Phil Mickelson Part of an Illegal Sports Gambling Case, According to Several Sources
Famed golfer Phil Mickelson is part of a federal investigation into an illegal sports betting operation, though he is not accused of a crime. According to ESPN’s Outside The Lines program, Mickelson made nearly $3 million in payments to an intermediary in “an illegal gambling operation which accepted and placed bets on sporting events”.
Mickelson is the most high-profile gambler in a multi-state illegal gambling operation which, according to two published sources and court documents. Those documents come from a guilty plea reached last week by Gregory Silveira, a 56-year old man from La Quinta, California.
Gregory Silveira pleaded guilty last week to charges he worked as an intermediary for an international online sports betting ring. In most such gaming rings, a handicapper like Silveira would gave a username and password to a gambler, who would make picks on sporting events on an online site. Later, Silveira would either pay out winnings or collect gambling debts from the gambler.
In the case of Phil Mickelson, he collected about $2.75 million.
No Charges against Mickelson
Phil Mickelson was one of those gamblers. Authorities made clear that Mr. Mickelson is not charged with any crimes. Also, he is not the target of any investigation and he is not suspected of illegal behavior. Though it is illegal for unlicensed handicappers to take bets from gamblers in the United States, gamblers are not prosecuted in such cases. It is assumed their punishment was losing money to bookmakers who sometimes charge a 20% vigorish, also known as “the vig” or “the juice”. Under such terms, few if any gamblers could turn a profit.
Mickelson is one of the most popular golfers on the PGA. He is a 5-time Major winner known for his likable personality. In years past, he would appear on ESPN Radio to pick football games during the NFL season, for the sake of entertainment. During those appearances, Mickelson showed skill at picking winners, though winning consistently at sports betting is not easy.
Plea Bargained the Case
Gregory Silveira pleaded guilty to 3 counts of money laundering of funds for an unnamed “gambling client”, though several sources have named Phil Mickelson as the client. Those violations took place between February 2010 and February 2013.
ESPN analyst Mike Fish described Gregory Silveira as a former sports tout who owned several publications and phone services which gave “supposed great tips”. After the 1990s, Silveira “went under the radar”, but he’s recently resurfaced in this case. Thus, it appears he stopped publicizing or touting his picks and become a bookmaker or bookie, instead. He appears to have used his former celebrity to have collected at least one high roller celebrity gambler.
Sentencing in October 2015
On October 5, Mr. Silveira is set to return to court and appear before U.S. District Court Judge Virginia A. Phillip. Judge Phillip will sentence Silveira for his 3 convictions on that day. The maximum sentence is 60 years, though the actual time served is expected to be a much shorter time.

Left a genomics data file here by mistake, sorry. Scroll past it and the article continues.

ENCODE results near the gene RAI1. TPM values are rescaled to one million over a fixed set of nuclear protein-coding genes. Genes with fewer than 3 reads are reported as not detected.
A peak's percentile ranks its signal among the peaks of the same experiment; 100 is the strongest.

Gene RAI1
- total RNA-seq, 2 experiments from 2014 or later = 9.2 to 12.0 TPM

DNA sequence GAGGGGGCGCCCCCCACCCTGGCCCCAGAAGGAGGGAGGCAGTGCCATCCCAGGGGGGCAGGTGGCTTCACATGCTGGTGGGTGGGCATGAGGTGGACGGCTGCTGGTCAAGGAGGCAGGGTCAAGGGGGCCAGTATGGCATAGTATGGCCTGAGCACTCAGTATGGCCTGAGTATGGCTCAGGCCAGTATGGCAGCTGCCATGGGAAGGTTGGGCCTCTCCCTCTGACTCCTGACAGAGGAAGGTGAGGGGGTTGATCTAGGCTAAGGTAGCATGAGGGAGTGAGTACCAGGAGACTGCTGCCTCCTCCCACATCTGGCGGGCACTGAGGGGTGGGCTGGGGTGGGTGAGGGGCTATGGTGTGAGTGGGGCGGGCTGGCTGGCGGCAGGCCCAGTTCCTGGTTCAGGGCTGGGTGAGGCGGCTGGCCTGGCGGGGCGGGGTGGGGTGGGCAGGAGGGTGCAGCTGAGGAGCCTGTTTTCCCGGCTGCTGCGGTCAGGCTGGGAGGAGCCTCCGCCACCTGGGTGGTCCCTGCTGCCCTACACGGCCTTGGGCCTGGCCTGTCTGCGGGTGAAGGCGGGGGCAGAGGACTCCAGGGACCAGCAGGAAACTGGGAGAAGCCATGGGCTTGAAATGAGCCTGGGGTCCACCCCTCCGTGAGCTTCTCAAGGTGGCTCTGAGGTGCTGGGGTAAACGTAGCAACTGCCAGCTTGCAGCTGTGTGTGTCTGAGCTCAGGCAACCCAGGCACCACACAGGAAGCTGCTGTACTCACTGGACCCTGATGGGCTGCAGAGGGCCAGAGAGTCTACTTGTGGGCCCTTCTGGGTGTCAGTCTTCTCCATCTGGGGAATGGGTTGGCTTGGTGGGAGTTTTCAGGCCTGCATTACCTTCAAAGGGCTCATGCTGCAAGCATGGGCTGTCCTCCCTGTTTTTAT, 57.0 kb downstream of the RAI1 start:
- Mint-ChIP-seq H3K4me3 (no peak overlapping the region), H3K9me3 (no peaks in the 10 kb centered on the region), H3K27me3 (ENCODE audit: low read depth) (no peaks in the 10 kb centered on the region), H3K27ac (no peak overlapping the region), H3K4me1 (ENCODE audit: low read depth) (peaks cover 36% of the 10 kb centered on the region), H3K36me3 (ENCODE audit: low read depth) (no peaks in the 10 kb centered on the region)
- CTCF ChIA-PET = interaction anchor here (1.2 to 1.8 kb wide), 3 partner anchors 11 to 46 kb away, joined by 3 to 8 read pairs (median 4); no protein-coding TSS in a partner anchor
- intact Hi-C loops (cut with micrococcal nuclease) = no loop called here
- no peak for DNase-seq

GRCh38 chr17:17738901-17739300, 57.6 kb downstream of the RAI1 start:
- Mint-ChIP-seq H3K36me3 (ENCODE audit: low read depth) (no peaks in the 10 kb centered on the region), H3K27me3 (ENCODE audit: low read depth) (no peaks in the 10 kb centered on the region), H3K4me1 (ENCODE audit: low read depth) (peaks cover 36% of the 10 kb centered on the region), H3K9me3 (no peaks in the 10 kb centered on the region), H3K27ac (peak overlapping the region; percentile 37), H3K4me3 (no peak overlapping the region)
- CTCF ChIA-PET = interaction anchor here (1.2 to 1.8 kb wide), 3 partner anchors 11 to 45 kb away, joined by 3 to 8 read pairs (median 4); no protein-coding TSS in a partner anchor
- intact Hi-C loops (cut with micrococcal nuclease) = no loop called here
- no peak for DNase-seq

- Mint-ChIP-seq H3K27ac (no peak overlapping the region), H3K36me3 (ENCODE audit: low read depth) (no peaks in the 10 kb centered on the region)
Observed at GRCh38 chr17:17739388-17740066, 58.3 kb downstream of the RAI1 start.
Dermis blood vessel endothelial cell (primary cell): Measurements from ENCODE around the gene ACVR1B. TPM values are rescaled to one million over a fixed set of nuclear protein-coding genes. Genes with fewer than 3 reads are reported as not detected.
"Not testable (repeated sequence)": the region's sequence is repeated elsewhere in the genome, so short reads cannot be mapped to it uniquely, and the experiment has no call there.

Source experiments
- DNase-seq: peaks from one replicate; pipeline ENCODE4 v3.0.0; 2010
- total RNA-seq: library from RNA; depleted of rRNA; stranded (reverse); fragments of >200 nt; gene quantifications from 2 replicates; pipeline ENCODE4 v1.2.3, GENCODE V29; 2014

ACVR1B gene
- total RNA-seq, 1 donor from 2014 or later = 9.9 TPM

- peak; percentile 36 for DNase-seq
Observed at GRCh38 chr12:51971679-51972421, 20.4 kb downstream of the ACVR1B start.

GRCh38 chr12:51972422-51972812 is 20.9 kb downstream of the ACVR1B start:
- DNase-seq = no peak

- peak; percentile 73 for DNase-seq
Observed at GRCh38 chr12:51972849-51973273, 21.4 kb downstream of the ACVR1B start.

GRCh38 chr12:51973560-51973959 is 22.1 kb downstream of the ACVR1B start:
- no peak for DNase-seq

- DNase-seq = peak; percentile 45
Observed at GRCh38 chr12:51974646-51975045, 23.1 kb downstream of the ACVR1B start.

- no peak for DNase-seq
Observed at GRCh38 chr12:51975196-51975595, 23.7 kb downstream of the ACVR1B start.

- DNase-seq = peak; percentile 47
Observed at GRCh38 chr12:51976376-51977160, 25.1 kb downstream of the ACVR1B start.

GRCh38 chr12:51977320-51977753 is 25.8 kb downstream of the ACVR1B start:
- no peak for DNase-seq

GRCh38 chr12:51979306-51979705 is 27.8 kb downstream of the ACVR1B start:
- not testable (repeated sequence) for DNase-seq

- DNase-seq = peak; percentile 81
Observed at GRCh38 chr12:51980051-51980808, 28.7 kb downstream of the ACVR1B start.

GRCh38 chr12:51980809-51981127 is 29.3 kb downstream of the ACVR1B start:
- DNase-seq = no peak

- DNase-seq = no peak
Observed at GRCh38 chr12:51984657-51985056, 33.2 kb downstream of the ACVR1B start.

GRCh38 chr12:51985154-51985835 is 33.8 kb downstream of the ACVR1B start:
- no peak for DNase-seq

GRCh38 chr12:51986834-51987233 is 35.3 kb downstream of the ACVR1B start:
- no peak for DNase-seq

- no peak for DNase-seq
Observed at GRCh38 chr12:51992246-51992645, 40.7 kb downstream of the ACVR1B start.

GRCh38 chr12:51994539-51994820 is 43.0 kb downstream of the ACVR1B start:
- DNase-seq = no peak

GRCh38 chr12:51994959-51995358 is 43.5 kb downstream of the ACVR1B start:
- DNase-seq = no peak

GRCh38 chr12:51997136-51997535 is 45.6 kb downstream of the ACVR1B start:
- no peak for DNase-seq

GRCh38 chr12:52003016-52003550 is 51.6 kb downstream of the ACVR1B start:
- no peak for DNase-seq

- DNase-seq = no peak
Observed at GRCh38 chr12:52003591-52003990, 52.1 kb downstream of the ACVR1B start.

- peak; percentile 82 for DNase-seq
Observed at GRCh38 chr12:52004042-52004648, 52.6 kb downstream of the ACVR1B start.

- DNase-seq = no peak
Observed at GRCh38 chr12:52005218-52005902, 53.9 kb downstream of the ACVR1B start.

Money laundering is seen as a white collar crime, so it tends to be given less than the maximum sentence. Also, Gregory Silveira was a part of a plea bargain process, so prosecutors are almost certain to recommend a lighter sentence, due to that plea bargain agreement. While judges are known to give longer sentences than the prosecutors recommend, sentencing in run-of-the-mill cases tends to conform fairly close to the recommendations.
Phil Mickelson could not be reached for comment. Glenn Cohen, an associate of Mickelson’s who has spoken on his behalf in the past, also declined comment. Mr. Cohen said Mickelson obtained another lawyer to handle the Silveira case.
How the Money Laundering Happened
In March 2010, Gregory Silveira accepted a wire transfer for $2.75 million into a Wells Fargo Bank account. Court documents show that Silveira knew this payment was illegal.
Three days later, Silveira transferred $2.475 million of that cash into another Wells Fargo account, along with $275,000 into another such account with Wells Fargo. The next day, Silveira transferred $2.475 million from the one account into yet another account he owned at JPMorgan Chase Bank. These three bank transactions are the cause of his 3 money laundering convictions.
In the court documents, the money is referred to as “proceeds”, a term often used in money laundering cases. Proceeds could refer to winnings, payment of a gambling debt, or simply the moving of cash to an offshore account. The prosecutors have not given information on what proceeds mean in this case, though it is reasonable to surmize the $2.75 million involved the payment of gaming debts.
No Comments from Government Officials
The investigation on the Gregory Silveira case was handled by the Los Angeles office of the Internal Revenue Service. The IRS office declined comment on the case.
Assistant U.S. Attorney Jerry Yang presented the case in court. Mr. Yang also declined to elaborate. He did tell a reporter who contacted him, “We’re only allowed to reveal what has been publicly filed or publicly known….I can’t confirm or deny anything beyond what is in filed papers.“